A gold bar is a quantity of refined metallic gold of any shape that is made by a bar producer meeting standard conditions of manufacture, labeling, and record keeping. Larger gold bars that are produced by pouring the molten metal into molds are called ingots. Smaller bars may be manufactured by minting or stamping from appropriately rolled gold sheets.
The standard gold bar held by central banks and traded among bullion dealer is the 400-ounce (12.4 kg) Good Delivery gold bar.
Gold bars are classified into two different types, casted and minted, based on their method of manufacturing. Cast bars are made by pouring molten gold into an ingot mold to shape the gold product. Minted bars are made from gold blanks that have been hand cut to the required dimensions from a flat piece of gold. Markings are almost always applied by presses. ChipGold is a relatively new form of gold bar consisting of a small ingot (1-20 grams) in a sealed and certified package the size of a credit card.
Standard bar weights
Gold is measured in troy ounces, often simply referred to as ounce when the reference to gold is evident. One troy ounce is equivalent to 31.1034768 grams.
The much more commonly used avoirdupois ounce is used for measuring weights in most situation in daily life in countries using imperial measures. An avoirdupois ounce is lighter than a troy ounce; One avoirdupois ounce = 28.349523125 grams.
The standard gold bar held and traded internationally by central banks and bullion dealers is the Good Delivery bar with a 400 oz. nominal weight. However, its precise gold content is permitted to vary between 350 oz and 430 oz. The minimum purity required is 99.5% gold. These bars must be stored in recognized and secure gold bullion vaults to maintain their quality status of Good Delivery. The recorded provenance of this bar assures integrity and maximum resale value.
- One tonne = 1000 kilograms = 32,150.746 troy ounces.
- One kilogram = 1000 grams = 32.15074656 troy ounces.
- One tola = 11.6638038 grams.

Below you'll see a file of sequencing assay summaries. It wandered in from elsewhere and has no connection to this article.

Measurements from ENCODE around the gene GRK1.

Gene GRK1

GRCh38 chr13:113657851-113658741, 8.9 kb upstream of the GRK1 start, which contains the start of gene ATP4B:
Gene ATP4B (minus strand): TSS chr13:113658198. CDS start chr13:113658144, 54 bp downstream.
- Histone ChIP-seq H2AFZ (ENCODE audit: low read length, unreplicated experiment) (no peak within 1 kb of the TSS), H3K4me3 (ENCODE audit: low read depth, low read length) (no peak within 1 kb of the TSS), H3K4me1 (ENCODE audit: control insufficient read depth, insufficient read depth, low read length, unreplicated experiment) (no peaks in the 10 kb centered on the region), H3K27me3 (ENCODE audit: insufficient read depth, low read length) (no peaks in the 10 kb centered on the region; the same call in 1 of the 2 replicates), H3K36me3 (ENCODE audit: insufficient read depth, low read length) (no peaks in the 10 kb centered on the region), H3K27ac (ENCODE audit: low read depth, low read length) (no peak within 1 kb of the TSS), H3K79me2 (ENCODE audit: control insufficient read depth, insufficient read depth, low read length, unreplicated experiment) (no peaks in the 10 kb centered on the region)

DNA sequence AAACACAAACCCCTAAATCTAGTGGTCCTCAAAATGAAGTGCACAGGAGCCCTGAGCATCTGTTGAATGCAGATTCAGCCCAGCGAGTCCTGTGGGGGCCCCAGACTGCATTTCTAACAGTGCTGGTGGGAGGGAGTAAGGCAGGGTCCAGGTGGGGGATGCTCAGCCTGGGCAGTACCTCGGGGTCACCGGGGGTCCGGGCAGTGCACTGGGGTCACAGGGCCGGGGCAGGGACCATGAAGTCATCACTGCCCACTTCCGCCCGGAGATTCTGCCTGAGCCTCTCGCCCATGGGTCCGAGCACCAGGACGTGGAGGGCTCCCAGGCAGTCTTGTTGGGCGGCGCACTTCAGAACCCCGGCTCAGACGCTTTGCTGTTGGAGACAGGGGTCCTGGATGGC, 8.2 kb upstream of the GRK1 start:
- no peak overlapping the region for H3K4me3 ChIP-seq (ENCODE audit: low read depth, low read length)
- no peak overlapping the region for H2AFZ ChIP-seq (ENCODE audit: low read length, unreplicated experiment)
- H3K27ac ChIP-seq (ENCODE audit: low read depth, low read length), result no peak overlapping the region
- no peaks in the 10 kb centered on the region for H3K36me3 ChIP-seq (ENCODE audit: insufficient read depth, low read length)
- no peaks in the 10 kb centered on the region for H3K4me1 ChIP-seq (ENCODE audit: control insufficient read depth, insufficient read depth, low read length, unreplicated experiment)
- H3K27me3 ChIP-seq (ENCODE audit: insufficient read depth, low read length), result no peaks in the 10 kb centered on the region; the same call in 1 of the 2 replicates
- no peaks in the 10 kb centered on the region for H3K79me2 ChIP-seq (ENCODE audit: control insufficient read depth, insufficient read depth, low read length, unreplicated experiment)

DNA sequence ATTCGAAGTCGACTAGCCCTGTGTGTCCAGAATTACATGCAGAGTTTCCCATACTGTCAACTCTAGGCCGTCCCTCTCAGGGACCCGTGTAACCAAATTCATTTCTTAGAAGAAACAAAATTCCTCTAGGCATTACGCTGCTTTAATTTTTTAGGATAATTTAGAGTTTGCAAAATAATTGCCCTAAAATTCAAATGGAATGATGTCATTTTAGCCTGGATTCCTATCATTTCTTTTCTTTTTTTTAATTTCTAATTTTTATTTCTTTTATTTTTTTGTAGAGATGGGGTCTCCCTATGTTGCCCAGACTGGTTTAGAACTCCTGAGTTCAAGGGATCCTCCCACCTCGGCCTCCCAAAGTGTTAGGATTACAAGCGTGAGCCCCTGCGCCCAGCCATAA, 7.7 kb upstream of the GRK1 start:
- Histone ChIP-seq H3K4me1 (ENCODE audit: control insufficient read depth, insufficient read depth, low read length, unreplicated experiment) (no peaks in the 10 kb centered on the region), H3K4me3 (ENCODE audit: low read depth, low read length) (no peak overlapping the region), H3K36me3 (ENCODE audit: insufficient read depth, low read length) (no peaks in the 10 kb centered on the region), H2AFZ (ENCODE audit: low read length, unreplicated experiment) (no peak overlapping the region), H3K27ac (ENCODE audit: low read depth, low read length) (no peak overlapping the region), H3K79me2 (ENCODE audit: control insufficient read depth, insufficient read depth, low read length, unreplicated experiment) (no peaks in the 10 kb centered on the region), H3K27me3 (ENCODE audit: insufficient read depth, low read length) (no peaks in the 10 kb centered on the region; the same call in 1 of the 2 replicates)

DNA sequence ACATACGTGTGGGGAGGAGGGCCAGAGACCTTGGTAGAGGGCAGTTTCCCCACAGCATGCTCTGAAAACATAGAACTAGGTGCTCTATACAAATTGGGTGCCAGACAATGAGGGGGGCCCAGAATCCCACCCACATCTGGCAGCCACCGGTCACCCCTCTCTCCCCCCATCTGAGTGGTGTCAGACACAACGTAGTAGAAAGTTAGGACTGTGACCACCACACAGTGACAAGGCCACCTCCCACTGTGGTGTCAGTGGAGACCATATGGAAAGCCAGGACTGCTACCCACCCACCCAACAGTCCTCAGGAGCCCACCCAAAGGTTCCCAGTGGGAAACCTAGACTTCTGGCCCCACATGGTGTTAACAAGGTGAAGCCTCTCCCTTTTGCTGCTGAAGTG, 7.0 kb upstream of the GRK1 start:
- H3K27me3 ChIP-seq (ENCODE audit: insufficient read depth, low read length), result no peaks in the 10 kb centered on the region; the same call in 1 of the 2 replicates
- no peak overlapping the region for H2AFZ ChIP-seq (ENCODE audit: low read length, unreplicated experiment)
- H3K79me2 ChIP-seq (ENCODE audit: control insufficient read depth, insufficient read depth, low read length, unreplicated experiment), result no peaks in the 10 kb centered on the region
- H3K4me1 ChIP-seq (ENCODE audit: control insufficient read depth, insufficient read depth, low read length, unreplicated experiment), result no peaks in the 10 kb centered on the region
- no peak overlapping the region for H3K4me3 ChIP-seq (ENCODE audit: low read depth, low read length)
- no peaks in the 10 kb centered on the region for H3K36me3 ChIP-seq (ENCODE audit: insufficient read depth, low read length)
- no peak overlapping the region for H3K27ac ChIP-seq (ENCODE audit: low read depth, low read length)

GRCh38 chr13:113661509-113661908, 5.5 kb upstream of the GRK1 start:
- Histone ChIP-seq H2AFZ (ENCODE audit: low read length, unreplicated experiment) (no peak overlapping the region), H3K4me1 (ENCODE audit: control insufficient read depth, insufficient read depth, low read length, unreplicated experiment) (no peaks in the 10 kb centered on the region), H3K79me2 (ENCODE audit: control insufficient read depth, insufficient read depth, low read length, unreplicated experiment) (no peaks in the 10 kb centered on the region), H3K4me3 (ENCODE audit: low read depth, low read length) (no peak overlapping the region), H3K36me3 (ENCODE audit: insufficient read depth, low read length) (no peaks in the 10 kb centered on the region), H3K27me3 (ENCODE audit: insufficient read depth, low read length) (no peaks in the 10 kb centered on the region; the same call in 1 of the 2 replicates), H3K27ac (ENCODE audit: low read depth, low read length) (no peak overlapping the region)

- One tael = 37.429 grams.
- TT (Ten Tola) = 117 grams (3.75 oz).
Tola is a traditional Indian measure for the weight of gold and prevalent to this day. Many international gold manufacturers supply tola bars of 999.96 purity.
An ingot is a material, usually metal, that is cast into a shape suitable for further processing. Non-metallic and semiconductor materials prepared in bulk form may also be referred to as ingots, particularly when cast by mold based methods.
Ingots require a second procedure of shaping, such as cold/hot working, cutting or milling to produce a useful final product. Additionally ingots (of less common materials) can be used as currency, or as a currency reserve as with gold bars.
Types of ingots
Metal, either pure or alloy, heated past its melting point and cast into a bar or block using a mold chill method. Polycrystalline and single crystal ingots are made from semiconductor materials by pulling from a molten melt. Uses include the formation of photovoltaic cells from silicon ingots by cutting the ingot into flats, known as wafers.
Single crystal ingots
Single crystal ingots (called boules) of materials are grown (crystal growth) using methods such as the Czochralski process or Bridgeman technique.
The boules may be either semiconductors—for the electronic industry, or non-conducting inorganic compounds for industrial and jewellery use, e.g., synthetic ruby, sapphire etc.
Single crystal ingots of metal are produced in similar fashion to that used to produce high purity semiconductor ingots, i.e. by vacuum induction refining. Single crystal ingots of engineering metals are of interest due to their very high strength due to lack of grain boudaries. The method of production is via single crystal dendrite and not via simple casting. Possible uses include turbine blades.
Copper alloy ingots
In the United States, the brass and bronze ingot making industry started in the early 1800s. The US brass industry grew to be the number one producer by the 1850s. During colonial times the brass and bronze industrial was almost non-existent because the British demanded all copper ore be sent to Britain for processing. Copper based alloy ingots weighed approximately 20 pounds (9.1 kg).